Cambridge Enterprise is established within the Unified Administration Service (UAS) of the University of Cambridge and it wants to provide a ‘one-stop-shop’ for transactions between academics and commercial partners. Cambridge Enterprise brings together the offices of:

Cambridge Entrepreneurship Centre (including business incubator)

Technology Transfer Office

University Challenge Fund (and University Venture Fund)

Cambridge University Technical Services Ltd

Cambridge Enterprise also holds the budget for the entrepreneurship teaching programmes within the University and the head of Cambridge Enterprise is the Chairman of the Entrepreneurship Teaching Committee at the Judge Business School. This ensures that the entrepreneurship teaching programmes are co-ordinated with Cambridge Enterprise programmes.

There has been a review and re-design of the ‘case management’ process and staffing for all commercialisation cases within Cambridge Enterprise, for licensing, consulting, investment or new venture creation.


Advantages of Integration

There is a range of advantages that have been achieved from integrating the enterprise offices within the University of Cambridge. These advantages include:

Alignment of objectives, strategy and use of resources

Removal of duplication of activities, eg case managers

Improved collaboration and communication between work groups on specific cases

Reduced time for decision making and in getting to each decision point

Simplified access to help and support for academics and business partners — one-stop-shop approach

Integrated process and resources to provide all the necessary help to go from ‘invention’ to licence or new business venture

There were some small cost savings resulting from more efficient use of administrative resources but the real benefits came from making the whole case management process work much faster and a major driver for this is the more effective management of each commercialisation ‘case’.


Case Management

In Cambridge Enterprise there is a staff meeting every week and at that point each new ‘invention disclosure’ is discussed and a case manager is selected for that case. The case manager is selected on the basis of relevant skills and current workload.

The case manager is responsible for the successful process of the case towards a clear decision: a decision not to support an invention is as important and as relevant an outcome as a decision to support an invention. The case manager is not expected to do all the work on a case by him/herself but is expected to plan the tasks necessary for the particular case and to plan the resources, including an analysis of the particular skills, necessary to carry out the work on the case. The case manager must get other members of the Cambridge Enterprise team to work on their case - and the case manager is expected to work on other cases where his/her skills are needed: a matrix management approach.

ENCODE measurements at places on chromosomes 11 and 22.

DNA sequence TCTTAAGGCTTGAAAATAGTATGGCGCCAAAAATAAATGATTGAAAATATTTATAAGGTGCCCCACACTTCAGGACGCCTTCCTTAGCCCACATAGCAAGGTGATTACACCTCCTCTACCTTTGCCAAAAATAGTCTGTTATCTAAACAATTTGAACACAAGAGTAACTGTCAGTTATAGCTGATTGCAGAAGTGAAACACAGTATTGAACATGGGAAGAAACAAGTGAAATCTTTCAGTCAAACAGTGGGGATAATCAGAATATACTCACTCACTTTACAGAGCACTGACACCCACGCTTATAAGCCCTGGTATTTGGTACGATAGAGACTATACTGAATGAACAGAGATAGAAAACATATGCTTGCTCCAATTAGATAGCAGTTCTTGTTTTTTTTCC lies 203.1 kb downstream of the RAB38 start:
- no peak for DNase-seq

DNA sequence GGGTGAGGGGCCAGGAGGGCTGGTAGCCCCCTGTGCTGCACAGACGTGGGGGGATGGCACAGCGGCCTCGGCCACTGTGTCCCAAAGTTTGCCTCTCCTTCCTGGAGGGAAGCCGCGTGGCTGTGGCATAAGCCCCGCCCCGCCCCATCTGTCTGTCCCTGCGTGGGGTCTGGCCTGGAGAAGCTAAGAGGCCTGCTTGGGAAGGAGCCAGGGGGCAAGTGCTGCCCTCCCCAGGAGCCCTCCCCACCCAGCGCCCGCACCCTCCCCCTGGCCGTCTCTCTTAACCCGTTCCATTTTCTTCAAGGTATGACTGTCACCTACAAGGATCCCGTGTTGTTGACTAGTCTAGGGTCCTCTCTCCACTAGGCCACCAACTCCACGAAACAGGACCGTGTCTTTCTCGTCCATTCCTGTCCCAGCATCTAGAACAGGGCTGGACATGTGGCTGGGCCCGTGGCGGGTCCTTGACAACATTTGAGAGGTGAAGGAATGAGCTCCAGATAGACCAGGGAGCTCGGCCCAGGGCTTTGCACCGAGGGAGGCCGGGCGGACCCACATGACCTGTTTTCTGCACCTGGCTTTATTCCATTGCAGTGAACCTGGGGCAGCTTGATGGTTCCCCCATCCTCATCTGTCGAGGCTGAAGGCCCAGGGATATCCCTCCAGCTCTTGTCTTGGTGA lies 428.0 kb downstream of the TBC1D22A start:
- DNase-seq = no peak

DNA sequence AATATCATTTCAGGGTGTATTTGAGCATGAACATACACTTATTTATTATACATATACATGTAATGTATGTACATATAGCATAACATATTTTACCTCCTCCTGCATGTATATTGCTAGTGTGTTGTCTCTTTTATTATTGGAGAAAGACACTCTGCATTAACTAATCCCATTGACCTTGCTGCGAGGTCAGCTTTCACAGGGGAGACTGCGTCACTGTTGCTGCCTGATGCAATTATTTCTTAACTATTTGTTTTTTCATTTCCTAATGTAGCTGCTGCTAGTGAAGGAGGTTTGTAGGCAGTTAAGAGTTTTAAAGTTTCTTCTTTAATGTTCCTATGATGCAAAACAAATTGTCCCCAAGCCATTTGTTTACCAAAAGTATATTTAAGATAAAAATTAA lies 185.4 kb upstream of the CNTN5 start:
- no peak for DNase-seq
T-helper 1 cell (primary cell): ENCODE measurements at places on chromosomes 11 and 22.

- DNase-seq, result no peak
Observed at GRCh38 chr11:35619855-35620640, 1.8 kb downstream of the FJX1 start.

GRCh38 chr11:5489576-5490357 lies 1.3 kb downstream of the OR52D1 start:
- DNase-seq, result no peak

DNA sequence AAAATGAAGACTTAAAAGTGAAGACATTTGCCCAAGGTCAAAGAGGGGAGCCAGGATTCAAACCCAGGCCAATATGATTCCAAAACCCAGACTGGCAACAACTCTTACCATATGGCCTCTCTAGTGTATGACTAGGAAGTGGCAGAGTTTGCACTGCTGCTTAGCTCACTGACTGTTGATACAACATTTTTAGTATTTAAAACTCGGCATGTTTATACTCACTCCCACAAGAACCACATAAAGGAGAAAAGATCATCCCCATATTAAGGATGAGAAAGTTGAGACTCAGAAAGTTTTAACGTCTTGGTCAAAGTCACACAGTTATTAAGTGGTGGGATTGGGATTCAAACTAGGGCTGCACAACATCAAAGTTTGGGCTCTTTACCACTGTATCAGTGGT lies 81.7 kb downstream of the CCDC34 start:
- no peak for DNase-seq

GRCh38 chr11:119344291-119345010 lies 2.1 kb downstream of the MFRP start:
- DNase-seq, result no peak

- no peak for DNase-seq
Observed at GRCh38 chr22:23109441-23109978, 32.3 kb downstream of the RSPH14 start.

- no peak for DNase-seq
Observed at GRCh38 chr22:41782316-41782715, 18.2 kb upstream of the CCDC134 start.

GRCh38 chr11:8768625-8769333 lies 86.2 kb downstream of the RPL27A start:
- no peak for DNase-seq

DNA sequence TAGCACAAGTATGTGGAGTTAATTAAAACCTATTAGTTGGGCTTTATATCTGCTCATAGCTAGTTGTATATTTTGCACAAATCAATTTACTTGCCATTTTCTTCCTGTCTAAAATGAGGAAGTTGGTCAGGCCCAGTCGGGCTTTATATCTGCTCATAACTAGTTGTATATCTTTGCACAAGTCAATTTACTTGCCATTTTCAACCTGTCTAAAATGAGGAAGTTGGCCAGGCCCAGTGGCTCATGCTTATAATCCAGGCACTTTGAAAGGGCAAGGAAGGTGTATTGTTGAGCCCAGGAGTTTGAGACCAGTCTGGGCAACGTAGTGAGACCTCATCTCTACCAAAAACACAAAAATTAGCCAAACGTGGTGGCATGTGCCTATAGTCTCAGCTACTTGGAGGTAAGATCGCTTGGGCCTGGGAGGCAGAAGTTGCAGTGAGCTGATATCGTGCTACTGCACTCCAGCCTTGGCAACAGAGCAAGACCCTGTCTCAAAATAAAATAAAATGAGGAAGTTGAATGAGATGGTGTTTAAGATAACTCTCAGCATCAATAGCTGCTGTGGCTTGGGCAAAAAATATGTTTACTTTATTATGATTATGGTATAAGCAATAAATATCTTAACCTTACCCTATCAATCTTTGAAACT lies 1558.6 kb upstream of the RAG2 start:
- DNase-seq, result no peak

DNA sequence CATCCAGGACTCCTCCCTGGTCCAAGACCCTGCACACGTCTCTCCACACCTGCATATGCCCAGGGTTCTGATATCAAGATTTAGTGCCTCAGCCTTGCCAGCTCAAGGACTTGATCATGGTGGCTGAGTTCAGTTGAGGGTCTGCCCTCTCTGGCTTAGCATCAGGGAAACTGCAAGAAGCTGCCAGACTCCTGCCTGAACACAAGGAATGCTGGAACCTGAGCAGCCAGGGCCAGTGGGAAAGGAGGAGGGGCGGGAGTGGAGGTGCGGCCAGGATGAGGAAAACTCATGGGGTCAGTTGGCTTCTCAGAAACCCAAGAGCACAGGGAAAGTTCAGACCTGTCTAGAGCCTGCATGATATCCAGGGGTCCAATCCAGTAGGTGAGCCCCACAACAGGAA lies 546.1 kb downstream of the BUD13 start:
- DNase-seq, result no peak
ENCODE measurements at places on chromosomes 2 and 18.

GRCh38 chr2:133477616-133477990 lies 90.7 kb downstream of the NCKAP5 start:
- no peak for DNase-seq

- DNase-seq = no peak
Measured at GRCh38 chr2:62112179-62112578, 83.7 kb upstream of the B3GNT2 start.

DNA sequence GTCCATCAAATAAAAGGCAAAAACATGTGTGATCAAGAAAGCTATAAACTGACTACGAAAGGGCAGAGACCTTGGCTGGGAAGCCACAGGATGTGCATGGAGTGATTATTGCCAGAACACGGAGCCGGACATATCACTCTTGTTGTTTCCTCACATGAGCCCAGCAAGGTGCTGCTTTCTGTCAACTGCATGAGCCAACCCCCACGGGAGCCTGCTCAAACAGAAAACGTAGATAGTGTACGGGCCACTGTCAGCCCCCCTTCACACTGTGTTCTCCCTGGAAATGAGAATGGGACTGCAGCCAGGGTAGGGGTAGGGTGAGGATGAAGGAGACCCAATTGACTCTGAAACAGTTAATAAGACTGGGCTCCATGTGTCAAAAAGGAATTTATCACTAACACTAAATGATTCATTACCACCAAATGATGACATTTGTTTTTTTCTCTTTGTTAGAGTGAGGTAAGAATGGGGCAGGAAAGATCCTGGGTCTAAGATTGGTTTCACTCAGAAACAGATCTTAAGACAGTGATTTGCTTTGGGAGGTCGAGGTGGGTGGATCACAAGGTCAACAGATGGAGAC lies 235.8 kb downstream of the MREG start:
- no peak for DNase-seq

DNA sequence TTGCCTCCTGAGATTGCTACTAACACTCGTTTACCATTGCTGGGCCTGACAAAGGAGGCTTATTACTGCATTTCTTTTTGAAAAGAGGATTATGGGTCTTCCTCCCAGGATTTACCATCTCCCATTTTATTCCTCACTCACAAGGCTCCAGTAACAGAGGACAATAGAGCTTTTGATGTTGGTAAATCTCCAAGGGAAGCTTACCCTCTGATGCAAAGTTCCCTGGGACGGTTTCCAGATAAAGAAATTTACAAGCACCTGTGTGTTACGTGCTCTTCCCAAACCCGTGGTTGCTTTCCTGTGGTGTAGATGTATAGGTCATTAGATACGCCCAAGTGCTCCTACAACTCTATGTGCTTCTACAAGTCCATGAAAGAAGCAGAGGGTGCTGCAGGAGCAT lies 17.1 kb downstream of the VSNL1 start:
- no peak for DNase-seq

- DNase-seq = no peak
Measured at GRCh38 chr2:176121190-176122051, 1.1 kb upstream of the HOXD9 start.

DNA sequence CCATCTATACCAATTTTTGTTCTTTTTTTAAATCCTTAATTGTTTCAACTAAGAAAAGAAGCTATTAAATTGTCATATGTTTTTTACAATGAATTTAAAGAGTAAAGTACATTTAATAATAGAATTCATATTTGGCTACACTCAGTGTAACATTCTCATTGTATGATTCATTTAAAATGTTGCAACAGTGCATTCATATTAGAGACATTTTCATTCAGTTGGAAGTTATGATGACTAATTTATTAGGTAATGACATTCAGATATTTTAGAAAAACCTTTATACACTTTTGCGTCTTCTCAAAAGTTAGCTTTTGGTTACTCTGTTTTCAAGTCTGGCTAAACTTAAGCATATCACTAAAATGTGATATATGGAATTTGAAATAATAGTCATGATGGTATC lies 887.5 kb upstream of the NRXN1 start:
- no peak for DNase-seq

This case management approach has several advantages:

Goal orientation of the project team

One person in charge of each case considerably simplifies direction, decision making and work planning

Cases are conducted much more efficiently and quickly

The focus of responsibility on the case manager also enabled a review of the ‘active cases’ being worked on by each case executive and, as a result of this review, to reduce the number of cases considerably. This in turn has resulted in an increase in speed of response on each active case and more time and effort available to spend on each case.


Managing Skills and Resources

With the organisational focus on ‘case management’ it is important not to forget the maintenance and culturing of specific skill areas within Cambridge Enterprise. To help achieve this, and to give each member of staff a ‘line manager’ to report to for staff development and career progression matters, a set of ‘skill groups’ has been introduced. Each skill group has a skill group manager whose responsibility is to provide line management for the members of staff within the skill group and to ensure that there is a satisfactory growth and development of the specific skills for which he/she is responsible. Each member of staff has a ‘primary skill group’ which is where their main area of skill lies and where they get their line management, but they may also be a member of other skill groups if they want to improve or enhance additional areas of skill. The skill groups that have been introduced within Cambridge Enterprise are:

Life Sciences

Physical Sciences and Engineering

Intellectual property management and licensing

New venture creation and investment

Conclusions

Commercialisation of university intellectual assets is important for the academics involved, the university itself and the national economy. Effective and efficient commercialisation programmes rely on a more integrated approach addressing a range of issues including:

teaching, training to encourage enterprise and entrepreneurship

intellectual property management, patents, copyrights, etc

licensing, assignments, and other IP exploitation routes

support for new venture creation including development of management skills

incubation of new business ventures

access to (or knowledge of) early stage funding including angel funding and seed funds

active engagement with the university students and staff, and the local and national business community - this is especially important with regard to the investment community

Effective commercialisation programmes involving a wide constituency within the university is helping to build a culture of enterprise and entrepreneurship within the university that encourages further development of ideas and inventions that can be commercialised. This is the virtuous circle that we aim to achieve.